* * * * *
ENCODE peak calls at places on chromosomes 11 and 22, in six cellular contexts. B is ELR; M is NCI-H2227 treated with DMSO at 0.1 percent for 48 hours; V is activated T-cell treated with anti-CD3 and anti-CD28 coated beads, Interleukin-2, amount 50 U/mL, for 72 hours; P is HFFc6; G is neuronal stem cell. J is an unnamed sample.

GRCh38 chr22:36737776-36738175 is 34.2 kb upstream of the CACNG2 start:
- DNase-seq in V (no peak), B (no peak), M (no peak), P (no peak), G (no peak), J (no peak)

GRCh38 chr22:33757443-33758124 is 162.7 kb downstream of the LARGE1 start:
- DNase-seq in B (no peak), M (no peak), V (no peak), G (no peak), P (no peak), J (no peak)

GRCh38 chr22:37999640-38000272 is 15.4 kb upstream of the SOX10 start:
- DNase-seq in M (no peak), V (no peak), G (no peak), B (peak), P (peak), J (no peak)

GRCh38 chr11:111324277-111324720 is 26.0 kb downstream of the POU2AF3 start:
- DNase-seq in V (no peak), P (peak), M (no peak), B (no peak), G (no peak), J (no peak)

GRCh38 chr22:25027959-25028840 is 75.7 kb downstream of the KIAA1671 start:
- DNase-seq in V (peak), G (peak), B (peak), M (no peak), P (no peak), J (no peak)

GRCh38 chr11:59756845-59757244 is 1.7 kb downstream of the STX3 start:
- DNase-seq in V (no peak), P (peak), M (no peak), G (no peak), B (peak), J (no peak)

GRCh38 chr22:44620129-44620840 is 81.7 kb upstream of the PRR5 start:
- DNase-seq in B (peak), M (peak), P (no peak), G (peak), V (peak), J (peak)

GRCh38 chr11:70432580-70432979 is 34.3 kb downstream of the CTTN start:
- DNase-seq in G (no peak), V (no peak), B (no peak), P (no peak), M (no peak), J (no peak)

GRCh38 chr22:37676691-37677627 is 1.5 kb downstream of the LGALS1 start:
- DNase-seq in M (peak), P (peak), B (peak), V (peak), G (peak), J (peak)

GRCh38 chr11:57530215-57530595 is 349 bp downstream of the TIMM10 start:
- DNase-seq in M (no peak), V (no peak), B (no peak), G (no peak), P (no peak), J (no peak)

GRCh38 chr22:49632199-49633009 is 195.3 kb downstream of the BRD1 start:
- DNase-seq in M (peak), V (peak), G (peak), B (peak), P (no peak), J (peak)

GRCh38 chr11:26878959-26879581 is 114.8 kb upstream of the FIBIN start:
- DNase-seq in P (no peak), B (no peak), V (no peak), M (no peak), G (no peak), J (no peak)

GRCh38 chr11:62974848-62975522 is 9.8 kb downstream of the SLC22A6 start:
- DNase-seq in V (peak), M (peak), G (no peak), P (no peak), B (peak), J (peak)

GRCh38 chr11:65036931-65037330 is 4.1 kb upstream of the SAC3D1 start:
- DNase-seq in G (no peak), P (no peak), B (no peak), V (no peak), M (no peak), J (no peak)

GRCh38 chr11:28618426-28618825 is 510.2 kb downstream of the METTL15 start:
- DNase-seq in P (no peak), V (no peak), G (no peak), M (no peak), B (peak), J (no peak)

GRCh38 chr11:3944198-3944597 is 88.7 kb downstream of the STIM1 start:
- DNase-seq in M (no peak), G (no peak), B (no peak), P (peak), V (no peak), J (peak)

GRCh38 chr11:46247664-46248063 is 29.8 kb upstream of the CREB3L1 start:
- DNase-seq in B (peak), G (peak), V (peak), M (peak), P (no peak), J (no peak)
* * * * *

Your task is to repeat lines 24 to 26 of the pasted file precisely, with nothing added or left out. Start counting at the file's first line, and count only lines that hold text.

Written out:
GRCh38 chr11:26878959-26879581 is 114.8 kb upstream of the FIBIN start:
- DNase-seq in P (no peak), B (no peak), V (no peak), M (no peak), G (no peak), J (no peak)

GRCh38 chr11:62974848-62975522 is 9.8 kb downstream of the SLC22A6 start: